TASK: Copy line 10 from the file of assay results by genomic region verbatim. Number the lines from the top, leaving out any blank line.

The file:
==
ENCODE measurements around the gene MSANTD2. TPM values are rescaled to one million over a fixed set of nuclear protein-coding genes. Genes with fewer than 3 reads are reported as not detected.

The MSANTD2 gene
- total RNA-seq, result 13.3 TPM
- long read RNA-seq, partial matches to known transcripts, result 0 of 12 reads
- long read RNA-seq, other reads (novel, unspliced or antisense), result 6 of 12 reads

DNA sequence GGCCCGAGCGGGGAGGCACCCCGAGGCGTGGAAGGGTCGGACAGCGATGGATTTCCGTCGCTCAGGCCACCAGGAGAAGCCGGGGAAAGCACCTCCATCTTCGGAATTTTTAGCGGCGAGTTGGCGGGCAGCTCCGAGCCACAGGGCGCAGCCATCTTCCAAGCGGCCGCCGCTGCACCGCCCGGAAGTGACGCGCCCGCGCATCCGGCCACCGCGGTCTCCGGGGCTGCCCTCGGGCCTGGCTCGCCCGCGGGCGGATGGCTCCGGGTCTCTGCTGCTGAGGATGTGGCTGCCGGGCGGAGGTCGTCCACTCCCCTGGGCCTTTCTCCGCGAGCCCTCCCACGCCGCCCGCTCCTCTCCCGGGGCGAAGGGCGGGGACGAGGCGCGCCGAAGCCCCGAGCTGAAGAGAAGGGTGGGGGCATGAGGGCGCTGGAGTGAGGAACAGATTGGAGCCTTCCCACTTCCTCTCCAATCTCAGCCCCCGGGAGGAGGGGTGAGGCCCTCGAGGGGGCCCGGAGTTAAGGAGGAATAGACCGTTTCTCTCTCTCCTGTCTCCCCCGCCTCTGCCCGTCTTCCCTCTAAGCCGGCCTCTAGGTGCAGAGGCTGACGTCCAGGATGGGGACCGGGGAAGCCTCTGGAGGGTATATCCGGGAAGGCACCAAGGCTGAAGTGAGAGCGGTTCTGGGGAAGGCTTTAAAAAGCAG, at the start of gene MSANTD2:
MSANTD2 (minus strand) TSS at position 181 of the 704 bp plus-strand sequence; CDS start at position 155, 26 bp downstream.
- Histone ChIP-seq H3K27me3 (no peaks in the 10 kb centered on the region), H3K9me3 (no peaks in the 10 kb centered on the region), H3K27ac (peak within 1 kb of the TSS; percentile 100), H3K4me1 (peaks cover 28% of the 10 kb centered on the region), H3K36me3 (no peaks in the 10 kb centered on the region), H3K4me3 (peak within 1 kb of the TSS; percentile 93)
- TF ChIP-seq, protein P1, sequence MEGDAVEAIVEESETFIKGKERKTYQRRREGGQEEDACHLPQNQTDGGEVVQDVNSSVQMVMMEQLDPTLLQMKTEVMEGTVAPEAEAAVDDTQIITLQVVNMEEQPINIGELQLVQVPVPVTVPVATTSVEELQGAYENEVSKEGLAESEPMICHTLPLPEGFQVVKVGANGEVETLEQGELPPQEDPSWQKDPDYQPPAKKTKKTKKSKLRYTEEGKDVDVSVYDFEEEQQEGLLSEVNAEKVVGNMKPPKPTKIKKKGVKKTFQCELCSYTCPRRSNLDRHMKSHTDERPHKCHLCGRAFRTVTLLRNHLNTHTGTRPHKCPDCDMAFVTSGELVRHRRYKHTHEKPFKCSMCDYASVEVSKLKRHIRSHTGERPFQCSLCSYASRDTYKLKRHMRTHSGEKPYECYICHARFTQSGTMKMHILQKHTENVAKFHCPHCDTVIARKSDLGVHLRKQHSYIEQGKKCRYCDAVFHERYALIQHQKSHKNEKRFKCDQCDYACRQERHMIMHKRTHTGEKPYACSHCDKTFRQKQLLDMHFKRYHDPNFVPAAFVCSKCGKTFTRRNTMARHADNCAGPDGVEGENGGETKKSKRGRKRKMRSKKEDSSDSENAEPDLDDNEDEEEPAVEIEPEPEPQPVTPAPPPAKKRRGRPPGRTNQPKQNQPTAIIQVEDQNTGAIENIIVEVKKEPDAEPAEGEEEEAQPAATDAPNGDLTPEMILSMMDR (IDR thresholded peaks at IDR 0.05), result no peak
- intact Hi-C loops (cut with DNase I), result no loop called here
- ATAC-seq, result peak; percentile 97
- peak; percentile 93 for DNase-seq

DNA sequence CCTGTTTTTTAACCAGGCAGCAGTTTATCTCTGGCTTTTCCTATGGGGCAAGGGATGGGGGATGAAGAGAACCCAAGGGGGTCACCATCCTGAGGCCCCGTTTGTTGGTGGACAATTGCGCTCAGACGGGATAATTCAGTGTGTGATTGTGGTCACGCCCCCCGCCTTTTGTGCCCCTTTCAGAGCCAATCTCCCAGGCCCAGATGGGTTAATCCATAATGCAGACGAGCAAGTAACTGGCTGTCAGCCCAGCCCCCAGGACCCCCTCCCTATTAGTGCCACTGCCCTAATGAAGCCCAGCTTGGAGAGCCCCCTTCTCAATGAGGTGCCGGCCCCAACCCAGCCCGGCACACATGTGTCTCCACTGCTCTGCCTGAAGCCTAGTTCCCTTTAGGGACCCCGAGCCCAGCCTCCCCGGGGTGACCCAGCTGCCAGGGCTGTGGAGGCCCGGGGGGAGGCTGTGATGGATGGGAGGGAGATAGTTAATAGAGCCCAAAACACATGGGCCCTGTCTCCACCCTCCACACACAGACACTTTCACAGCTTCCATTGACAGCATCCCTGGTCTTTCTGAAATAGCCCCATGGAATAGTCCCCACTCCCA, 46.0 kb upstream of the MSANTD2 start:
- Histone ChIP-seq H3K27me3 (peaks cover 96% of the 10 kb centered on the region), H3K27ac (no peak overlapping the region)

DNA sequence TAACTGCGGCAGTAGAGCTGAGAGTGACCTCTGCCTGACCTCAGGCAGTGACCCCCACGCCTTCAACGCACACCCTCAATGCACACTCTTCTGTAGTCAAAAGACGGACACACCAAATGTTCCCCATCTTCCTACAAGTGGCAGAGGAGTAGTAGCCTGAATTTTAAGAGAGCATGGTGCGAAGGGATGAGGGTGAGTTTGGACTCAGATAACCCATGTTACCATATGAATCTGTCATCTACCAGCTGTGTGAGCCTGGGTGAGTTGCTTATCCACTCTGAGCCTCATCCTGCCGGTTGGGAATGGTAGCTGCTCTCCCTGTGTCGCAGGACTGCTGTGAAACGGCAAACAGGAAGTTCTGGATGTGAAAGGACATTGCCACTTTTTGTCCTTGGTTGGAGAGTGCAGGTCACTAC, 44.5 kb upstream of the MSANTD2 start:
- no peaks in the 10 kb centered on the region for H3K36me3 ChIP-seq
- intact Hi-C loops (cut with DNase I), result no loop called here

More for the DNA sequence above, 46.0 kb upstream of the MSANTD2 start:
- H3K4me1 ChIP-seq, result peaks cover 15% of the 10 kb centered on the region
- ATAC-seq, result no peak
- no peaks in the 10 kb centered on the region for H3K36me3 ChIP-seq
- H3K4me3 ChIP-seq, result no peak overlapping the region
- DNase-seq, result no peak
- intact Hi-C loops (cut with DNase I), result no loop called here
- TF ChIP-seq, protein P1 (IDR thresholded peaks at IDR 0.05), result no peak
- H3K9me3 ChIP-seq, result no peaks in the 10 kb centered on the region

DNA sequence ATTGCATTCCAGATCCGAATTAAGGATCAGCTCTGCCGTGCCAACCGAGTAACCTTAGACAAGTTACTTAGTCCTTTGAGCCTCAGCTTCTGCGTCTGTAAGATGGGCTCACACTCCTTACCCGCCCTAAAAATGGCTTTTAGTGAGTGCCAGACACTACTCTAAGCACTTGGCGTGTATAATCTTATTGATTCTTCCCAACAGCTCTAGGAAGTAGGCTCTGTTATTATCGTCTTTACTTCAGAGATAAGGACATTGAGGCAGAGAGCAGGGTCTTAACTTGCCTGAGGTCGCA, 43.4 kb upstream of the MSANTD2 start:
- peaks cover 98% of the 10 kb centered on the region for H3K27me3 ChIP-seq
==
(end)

- intact Hi-C loops (cut with DNase I), result no loop called here